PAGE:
So on a piano if you play a D and ask me what the note is i am guessing, but play me a C first then play a D and i am telling you for sure what the note is. So long as i can hear the that C in my head i can build a relatioship to other notes.
    So that C-D is Walking on the Moon,(amongst many others) its a tone. Play D# and i will in my head hear that James Bond theme and every song or tune i know that is a minor 3rd confirm it is a minor 3rd.
    So if it is a minor 3rd i can work out the individual notes being used in relation to the root.....and so much more in the relationships with in the song/music.

    So it takes time and practice, but it needs you to "hear" these things, so that means listen and identify them and add them to your own inner library for you to reference. Some of my refrences ma mean nothing to anybody, but the intervas and notes they may lead to is familier to all.

    LOL on the radio now White Wedding by Billy Idol..the into is a minor triad, so 1-b3-5-b3, then it drops a tone, then drops a IV, so it is in effect a V-IV-I i am in the area i need to be if i want to learn it.
    Fact is i just have learned the intro because i cannot un-learn what i have heard, that intro is in my inner library as another reference for me to use. Like i said it takes time and experience to learn to "hear" these things, listening to something is not the same a hearing it, we have a peripheral hearing, so we hear lots of things, but focusing it to hear certain things is a skill to be learned, but once developed it takes care of itself, bit like walking will take you where you want to go, this will lead your ear to things.:)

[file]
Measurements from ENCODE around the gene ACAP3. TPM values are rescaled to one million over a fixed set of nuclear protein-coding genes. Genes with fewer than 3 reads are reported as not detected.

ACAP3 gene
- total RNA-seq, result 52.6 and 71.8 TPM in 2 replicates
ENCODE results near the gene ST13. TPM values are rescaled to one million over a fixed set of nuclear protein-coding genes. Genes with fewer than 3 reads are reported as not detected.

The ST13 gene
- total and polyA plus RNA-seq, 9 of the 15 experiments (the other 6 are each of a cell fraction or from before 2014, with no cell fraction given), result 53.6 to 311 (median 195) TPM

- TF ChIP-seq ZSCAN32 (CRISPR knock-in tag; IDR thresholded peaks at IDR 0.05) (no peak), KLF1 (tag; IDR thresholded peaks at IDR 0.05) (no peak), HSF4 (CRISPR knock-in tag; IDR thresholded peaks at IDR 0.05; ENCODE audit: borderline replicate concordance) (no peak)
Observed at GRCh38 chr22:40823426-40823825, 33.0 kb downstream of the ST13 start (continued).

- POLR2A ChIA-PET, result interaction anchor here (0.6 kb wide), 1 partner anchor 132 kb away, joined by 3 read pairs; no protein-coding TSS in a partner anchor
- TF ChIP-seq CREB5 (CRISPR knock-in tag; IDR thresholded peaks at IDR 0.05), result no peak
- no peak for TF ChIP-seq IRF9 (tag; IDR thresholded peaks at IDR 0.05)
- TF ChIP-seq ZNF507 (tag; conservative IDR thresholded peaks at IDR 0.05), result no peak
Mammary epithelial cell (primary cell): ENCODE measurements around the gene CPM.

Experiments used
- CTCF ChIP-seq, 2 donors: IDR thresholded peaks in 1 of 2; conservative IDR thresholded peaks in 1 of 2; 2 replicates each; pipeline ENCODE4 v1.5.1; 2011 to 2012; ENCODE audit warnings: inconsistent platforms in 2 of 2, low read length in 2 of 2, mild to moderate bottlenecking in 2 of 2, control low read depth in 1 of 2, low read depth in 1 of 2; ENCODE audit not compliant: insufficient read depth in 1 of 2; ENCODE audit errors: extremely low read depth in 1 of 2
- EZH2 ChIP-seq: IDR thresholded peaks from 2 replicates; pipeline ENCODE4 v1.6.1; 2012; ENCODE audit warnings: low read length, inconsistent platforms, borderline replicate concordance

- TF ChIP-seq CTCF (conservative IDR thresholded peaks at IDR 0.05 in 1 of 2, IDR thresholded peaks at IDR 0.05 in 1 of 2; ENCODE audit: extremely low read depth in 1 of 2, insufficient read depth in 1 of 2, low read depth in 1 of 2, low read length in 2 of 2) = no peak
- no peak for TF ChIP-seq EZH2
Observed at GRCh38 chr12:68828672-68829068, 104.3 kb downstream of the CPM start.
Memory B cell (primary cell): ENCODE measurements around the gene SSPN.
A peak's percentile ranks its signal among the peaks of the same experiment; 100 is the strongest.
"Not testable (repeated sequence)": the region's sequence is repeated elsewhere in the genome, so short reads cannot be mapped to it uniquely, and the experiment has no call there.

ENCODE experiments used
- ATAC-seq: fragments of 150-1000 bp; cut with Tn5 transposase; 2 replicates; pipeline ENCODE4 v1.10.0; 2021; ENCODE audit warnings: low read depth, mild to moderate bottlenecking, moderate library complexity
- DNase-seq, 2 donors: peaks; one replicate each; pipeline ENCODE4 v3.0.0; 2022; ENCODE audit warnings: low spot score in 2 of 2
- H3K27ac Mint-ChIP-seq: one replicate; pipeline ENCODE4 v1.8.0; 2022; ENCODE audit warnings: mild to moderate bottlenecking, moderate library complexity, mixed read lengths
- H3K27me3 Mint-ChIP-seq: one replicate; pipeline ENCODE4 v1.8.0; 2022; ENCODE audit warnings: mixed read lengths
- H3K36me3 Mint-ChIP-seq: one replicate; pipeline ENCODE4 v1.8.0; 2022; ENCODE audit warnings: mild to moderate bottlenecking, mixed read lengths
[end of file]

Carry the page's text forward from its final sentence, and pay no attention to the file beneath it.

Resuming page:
3. tomilchik


    Dec 18, 2007
    Couple of iPhone apps that I find useful for ear training:
    - Karajan (has a lot)
    - Ear Trainer (has less).
    ET: trains you to recognize intervals and chords.
    K: does that, plus more: scales, pitch, tempos. Very configurable: e.g. you can pick which chords it will use - from simpler sets like min/maj/7/9/aug/dim to more advanced.
    Well worth it.
  4. If you have access to a piano or keyboard, working on ear training and singing there is a huge benefit.
  5. Russell L

    Russell L

    Mar 5, 2011
    Cayce, SC
    Sometimes it has helped me to sing up or down a major scale (or minor scale) in my head (or out loud) in order to discover what an interval is. There are also little tricks you can employ to know some intervals. For instance, the first two notes of the Wedding March go from the 5th note of the major scale to the root of the same scale (in the key that the song is in). That comprises a Perfect 4th interval. Or, the first two notes of My Body Lies Over the Ocean are a major 6th apart.

    I learned to play piano by ear as a small child. How? By playing a lot, which meant I was listening a lot. Try picking out stuff a lot. Know what it is if you have the knowledge, learn theory as much as you can. Apply theory to what you hear so you will have terminology. But, the main thing is to understand what you hear, and that will come with repetitive listening.
  6. basslust

    basslust Supporting Member

    Apr 18, 2011
    This is very helpful, thanks everyone!